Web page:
Photosynthesis Experiment and System Testing and Operation (PESTO) - 10.21.14
ISS Science for Everyone
Science Objectives for Everyone
Studied the photosynthetic response of plant tissues grown in microgravity. Results can lead to the development of regenerative life support systems on future missions to the Moon or Mars.
Science Results for Everyone
Add “farmer” to job functions of future space travelers, who will likely produce oxygen and purify water using plants. With that in mind, the PESTO investigation finds that microgravity alters leaf development, plant cells, and chloroplasts (cell structures that conduct photosynthesis), but is not harmful to the plants. Dwarf wheat plants on the ISS grew 10 percent taller than those on Earth, although leaf growth rate was very similar in both.
Dynamac Corporation, Cape Canaveral, FL, United States
Sponsoring Space Agency
National Aeronautics and Space Administration (NASA)
Human Exploration and Operations Mission Directorate (HEOMD)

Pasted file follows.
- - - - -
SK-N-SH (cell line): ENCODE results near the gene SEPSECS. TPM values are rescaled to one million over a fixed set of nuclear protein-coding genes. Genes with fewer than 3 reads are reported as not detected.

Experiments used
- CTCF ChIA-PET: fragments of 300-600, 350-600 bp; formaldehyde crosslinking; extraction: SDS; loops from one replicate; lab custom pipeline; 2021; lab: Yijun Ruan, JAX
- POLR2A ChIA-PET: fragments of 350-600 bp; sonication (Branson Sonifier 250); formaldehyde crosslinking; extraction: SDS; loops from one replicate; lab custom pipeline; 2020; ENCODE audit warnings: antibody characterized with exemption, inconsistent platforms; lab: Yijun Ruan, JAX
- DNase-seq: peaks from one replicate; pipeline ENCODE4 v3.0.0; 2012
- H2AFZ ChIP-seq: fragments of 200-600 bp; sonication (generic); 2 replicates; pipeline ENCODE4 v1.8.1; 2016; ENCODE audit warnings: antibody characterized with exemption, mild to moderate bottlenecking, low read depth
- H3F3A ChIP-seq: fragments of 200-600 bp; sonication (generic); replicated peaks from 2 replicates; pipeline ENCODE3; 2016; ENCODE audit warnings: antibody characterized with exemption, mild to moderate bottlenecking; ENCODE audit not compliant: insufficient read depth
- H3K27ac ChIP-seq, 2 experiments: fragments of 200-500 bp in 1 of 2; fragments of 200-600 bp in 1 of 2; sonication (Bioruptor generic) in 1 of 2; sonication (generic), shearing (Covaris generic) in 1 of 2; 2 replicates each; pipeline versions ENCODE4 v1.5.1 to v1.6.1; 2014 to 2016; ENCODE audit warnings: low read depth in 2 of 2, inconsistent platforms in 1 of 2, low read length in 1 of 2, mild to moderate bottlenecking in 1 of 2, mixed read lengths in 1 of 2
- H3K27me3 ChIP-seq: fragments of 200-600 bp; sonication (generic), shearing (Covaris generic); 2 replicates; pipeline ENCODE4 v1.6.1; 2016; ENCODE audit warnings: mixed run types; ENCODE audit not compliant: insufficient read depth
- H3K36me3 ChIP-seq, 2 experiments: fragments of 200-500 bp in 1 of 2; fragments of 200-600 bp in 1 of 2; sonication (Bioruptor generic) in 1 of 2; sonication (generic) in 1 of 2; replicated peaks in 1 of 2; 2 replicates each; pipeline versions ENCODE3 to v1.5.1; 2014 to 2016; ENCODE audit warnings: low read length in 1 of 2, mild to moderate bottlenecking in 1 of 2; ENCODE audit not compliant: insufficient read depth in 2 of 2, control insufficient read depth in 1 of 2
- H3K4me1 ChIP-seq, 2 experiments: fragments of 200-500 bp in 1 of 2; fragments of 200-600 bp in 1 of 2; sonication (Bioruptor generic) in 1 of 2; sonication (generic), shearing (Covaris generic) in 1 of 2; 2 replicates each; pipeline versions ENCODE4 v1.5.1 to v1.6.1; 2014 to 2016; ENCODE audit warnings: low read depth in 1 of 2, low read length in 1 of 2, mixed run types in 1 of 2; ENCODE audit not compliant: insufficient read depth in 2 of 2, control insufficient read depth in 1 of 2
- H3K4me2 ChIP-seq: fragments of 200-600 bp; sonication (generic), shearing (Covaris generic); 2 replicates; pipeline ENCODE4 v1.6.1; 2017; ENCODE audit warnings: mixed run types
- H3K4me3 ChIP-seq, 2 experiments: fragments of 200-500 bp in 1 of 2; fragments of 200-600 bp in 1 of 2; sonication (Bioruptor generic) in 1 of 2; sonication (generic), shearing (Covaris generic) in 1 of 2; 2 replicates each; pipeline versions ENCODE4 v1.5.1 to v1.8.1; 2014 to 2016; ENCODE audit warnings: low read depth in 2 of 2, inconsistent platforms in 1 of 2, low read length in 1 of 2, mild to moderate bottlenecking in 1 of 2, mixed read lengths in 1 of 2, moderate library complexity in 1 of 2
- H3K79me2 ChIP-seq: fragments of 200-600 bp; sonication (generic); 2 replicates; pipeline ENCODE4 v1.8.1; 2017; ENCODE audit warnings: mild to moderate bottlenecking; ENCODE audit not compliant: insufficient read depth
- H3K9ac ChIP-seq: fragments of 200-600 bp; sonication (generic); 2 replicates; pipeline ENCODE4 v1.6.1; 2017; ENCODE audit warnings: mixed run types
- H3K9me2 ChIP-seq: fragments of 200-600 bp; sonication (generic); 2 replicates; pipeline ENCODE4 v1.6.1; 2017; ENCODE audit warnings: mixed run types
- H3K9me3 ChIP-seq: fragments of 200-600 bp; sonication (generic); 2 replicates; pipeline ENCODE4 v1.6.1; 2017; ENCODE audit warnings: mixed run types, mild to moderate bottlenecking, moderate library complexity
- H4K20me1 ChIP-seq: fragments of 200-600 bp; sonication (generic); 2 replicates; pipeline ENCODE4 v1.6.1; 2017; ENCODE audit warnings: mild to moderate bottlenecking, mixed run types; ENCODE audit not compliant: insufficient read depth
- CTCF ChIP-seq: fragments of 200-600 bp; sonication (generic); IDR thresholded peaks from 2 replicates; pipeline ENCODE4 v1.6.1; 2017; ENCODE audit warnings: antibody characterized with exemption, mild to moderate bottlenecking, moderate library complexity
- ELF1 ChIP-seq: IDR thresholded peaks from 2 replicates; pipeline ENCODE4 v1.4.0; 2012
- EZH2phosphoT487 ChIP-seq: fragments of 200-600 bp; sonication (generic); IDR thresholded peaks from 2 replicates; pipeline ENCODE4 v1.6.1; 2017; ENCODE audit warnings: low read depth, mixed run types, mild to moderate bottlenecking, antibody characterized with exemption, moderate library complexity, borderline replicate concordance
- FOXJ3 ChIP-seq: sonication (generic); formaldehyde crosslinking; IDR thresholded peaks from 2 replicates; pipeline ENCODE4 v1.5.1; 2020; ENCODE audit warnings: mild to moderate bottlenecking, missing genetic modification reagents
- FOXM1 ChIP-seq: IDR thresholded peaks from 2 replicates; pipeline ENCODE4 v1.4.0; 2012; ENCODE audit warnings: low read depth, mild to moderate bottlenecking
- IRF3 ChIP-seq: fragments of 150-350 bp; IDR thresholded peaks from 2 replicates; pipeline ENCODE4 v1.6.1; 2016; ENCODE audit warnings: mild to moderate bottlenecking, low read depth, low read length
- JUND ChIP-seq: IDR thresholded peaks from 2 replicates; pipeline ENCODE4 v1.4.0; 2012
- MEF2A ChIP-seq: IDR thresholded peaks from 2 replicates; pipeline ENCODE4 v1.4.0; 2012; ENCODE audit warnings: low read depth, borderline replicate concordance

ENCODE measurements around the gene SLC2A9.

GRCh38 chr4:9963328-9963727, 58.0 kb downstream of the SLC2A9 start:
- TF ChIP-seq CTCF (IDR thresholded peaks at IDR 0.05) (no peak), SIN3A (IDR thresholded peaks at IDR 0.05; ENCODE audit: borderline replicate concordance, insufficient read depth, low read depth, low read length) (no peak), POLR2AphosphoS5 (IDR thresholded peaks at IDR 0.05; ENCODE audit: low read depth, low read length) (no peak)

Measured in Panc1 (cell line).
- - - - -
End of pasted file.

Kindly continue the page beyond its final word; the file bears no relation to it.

ISS Expedition Duration
December 2001 - June 2002
Previous ISS Missions
ISS Expedition 4 was the first mission for the BPS hardware.
- PESTO studied the effects of microgravity on wheat (renewable source of food and oxygen) photosynthesis and metabolism.
- Plants were sent to ISS in the Biomass Production System (BPS) and grown for several generations. Plants grown on ISS were compared to plants that remained on Earth in a BPS.
- The ability to grow food while in space will greatly increase the success of future long duration missions to the Moon and Mars.
The PESTO investigation, conducted in concert with technology verification for the BPS hardware, measured the canopy photosynthesis (the production of oxygen and carbohydrates from carbon dioxide and water in the environment) of Triticum aestivum (super dwarf wheat). The wheat was grown under high light and controlled carbon dioxide conditions in microgravity. The investigation also measured the metabolic effects on the photosynthetic apparatus to quantify the effects on metabolism and to model the impact of microgravity on biological approaches to atmospheric regeneration.